The “T.H.E.” in T.H.E. Fox stands for Thaddeus Horatio Eberhart, so the main characterʼs full name is Thaddeus Horatio Eberhart Fox. Naturally, heʼs a fox, and like most cartoon foxes gets into all kinds of trouble.

Also in the strip is Rapid T. Rabbit. The “T” stands for “Transit.” Joe is a big fan of buses, and seems to know everything there is to know about how big bus lines run.

Once we were on the phone and he asked me to give him a pair of cities. I donʼt remember what pair I chose, but letʼs say it was something like “New York and Denver.” He was able to instantly quote me a list of the buses Iʼd need to get from New York to Denver, including departure and arrival times. It went something like this:

Take the 10:30am New Jersey Transit bus 194 from Port Authority in New York to Warwick, New York, arriving at 2:10pm. Transfer to the Adirondack Trailways bus leaving at 4pm to Ithaca, arriving at 9:15pm. The next morning, get the 7:05am Greyhound bus to Pittsburg, transferring at 10pm to another Greyhound bus to Saint Louis…

He must have had all of the timetables memorized because thereʼs no way he could have looked all of that up instantly while I was sitting there on the phone with him. Rapid Transit Rabbit, indeed!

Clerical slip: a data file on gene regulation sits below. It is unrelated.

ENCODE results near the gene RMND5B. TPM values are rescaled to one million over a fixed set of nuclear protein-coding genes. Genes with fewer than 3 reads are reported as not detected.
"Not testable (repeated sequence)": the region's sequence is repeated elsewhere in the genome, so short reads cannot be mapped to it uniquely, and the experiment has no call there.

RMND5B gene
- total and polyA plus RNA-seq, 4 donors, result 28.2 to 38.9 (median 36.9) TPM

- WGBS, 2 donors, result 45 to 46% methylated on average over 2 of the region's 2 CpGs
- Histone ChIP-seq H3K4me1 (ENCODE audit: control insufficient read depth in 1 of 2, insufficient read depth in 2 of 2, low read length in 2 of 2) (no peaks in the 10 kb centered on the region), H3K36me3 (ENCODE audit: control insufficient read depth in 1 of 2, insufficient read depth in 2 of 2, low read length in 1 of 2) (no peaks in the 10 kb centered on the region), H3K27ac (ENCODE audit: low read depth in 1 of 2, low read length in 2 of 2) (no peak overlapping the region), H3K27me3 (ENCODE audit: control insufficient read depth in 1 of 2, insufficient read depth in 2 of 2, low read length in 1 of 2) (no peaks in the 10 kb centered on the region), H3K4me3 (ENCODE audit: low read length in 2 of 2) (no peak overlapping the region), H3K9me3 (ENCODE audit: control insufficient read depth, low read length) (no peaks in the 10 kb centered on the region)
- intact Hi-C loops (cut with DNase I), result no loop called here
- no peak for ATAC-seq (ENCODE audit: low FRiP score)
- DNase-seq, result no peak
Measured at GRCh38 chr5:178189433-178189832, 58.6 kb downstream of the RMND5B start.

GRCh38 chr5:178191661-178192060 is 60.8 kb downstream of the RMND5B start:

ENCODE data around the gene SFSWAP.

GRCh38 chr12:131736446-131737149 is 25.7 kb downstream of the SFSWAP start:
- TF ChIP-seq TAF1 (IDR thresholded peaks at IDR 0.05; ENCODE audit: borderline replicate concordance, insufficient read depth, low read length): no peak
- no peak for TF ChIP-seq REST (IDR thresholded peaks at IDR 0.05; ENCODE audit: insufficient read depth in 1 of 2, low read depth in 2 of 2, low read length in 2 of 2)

He told me that heʼs going to try to get a TV show on cable. We donʼt have cable here, but they do where he is, and he thinks they may give him some time. I donʼt know if itʼs going to be animated like The SuperFriends, or if heʼs going to dress up in a costume, or what. Some day Iʼll have to go visit him to watch cable TV and see what he does.

When I told my fellow overnight paper-stuffers at the New Jersey Herald how much I made, they didnʼt believe it. Not in a “Wow, thatʼs really cool!” way, but in a “Youʼre a fucking lair!” way. They donʼt think anyone will ever make any money with computers.

When I countered with “What about IBM?” they had no idea what I was talking about. And thatʼs why in a couple of years when Iʼm off at college in Rochester making computers do amazing things, theyʼll still be surrounded by stacks of crumpled newsprint at midnight trying to fix the coupon insertion machine.

An excerpt from page 46 of the July, 1988 issue of Run magazine.